In 2020, the SEC broadened access to private investments by recognizing criteria based on financial experience and sophistication.
Who counts as an accredited investor?
For an individual, accreditation is based on wealth, income qualifications, or financial expertise demonstrated through specific credentials or certifications. To be accredited, individual people must meet one of the following criteria:
- Net worth over $1 million, not including primary residence (individual or joint with spouse or partner)
- Income over $200,000 (individually) or $300,000 (jointly with spouse or spousal equivalent) for at least the past two years
- Financial professionals who hold in good standing a securities representative license (Series 7), an investment adviser representative license (Series 65), or private securities offerings representative license (Series 82)
- For investments in private funds, “knowledgeable employees” of the fund
For an institution, accreditation is determined by institution type and the amount of assets the institution has under management. A few examples of accredited institutions include:
- Entities with more than $5 million in assets, including corporations, partnerships, LLCs, trusts, charitable organizations, family offices, and employee benefit plans. Certain financial entities, including banks, insurance companies, registered investment companies, and business development companies
- SEC-registered broker-dealers, investment advisers that are registered with the SEC or a state, and exempt reporting advisers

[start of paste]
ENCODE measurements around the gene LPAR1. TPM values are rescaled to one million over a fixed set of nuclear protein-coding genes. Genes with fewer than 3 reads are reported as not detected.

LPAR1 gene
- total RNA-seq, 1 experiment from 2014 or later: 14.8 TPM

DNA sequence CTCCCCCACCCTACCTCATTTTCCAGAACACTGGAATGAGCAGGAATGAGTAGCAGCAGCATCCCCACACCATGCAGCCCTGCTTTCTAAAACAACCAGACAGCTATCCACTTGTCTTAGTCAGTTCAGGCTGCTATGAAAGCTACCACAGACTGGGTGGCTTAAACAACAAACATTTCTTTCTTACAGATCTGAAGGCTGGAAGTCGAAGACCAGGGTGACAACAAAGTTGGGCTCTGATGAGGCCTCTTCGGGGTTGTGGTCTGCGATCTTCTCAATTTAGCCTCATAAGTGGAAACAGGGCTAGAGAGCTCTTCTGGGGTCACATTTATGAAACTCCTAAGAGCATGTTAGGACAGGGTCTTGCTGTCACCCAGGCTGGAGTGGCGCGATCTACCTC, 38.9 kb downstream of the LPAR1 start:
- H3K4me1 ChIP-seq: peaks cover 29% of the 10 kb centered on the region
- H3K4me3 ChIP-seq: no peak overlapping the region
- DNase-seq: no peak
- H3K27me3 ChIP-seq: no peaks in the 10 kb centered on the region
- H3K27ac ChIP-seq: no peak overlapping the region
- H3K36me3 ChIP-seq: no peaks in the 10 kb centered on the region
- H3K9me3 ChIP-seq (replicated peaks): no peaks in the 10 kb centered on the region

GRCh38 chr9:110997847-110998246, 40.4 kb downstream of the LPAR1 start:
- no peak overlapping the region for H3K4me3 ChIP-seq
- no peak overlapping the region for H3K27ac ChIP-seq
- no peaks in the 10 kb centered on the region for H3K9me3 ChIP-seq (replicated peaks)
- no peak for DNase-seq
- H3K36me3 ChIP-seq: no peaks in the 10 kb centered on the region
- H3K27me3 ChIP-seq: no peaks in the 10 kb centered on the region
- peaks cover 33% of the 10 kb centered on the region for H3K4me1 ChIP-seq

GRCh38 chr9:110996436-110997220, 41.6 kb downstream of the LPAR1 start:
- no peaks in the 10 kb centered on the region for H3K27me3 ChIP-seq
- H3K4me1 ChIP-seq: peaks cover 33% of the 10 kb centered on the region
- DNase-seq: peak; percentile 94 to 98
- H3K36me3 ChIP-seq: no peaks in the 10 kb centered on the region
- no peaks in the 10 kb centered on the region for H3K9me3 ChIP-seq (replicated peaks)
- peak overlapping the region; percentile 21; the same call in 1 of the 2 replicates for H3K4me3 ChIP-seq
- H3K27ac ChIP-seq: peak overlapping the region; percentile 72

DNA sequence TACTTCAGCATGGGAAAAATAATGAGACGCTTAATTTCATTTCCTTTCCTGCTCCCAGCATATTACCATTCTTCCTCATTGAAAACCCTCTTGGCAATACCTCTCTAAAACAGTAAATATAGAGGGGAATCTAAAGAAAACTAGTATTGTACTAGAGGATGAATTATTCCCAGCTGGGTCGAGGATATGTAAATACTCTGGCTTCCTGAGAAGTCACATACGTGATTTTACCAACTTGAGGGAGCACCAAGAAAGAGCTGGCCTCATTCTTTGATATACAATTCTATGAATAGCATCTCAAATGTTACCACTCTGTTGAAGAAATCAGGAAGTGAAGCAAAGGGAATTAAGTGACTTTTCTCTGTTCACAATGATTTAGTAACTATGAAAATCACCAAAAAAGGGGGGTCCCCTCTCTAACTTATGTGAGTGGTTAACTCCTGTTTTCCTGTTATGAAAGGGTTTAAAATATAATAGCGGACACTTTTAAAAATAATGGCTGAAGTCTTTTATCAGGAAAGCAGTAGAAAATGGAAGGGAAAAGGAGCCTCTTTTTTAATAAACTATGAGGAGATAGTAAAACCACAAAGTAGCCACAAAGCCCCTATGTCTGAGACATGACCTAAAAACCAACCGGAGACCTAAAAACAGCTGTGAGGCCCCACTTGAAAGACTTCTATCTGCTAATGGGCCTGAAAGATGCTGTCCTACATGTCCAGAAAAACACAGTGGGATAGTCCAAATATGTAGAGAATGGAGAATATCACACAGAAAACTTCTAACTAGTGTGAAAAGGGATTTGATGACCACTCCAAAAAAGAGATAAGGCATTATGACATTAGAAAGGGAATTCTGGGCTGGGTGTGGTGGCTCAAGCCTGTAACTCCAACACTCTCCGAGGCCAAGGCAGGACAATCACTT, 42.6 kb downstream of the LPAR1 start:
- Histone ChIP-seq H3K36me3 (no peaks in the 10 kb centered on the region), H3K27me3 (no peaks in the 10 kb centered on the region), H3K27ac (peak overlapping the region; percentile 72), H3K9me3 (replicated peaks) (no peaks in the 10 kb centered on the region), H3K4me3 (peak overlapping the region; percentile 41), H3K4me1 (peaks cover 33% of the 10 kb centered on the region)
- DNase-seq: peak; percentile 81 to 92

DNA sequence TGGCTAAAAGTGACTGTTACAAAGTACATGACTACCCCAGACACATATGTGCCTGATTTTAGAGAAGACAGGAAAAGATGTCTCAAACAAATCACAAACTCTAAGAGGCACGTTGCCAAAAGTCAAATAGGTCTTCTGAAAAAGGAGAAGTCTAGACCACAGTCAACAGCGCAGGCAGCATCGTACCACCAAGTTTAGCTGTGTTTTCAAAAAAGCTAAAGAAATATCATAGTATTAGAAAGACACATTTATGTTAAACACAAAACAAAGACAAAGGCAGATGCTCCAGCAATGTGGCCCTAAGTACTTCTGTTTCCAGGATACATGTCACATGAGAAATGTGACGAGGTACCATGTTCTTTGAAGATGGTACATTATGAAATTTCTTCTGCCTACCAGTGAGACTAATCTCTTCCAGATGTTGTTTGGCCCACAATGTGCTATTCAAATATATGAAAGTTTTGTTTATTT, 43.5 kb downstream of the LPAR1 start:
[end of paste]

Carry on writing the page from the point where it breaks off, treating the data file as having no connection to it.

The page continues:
- An entity owned by accredited investors
The rest of the required qualifications for individuals and institutions can be found on the SEC’s website.
What’s next for the accredited investor rule?
SEC Chair Gary Gensler, who sets the Commission’s regulatory agenda, is focused on finding ways to increase regulatory oversight of private funds and companies, which he and others believe will encourage more companies to go public and submit to the corresponding disclosures. While the SEC opened the door to further expand the criteria in 2020 by adding additional professional certifications, designations, or credentials for individuals to qualify, such an expansion seems unlikely under the Biden Administration, which has expressed no interest in opening up the private markets to more investors.
However, changes to the criteria are likely on the horizon. In 2021, the SEC announced that it may be reconsidering the financial thresholds for individual investors. Many expect the Commission to raise the net worth thresholds set in 1982 to account for inflation. Doing so would reduce the number of accredited investors.
The announcement drew a rebuke from Republican SEC commissioners Hester Peirce and Elad Roisman. Though they support the possibility of indexing on a going-forward basis, the SEC’s Small Business Advisory Committee has recommended leaving the current thresholds in place. They and other critics claim that higher thresholds would have a disproportionate impact on communities with lower median household incomes and costs of living—which could lead to fewer investment opportunities and reduced access to capital for emerging funds and entrepreneurs in those regions, as well as raise new barriers to capital for entrepreneurs from underrepresented populations.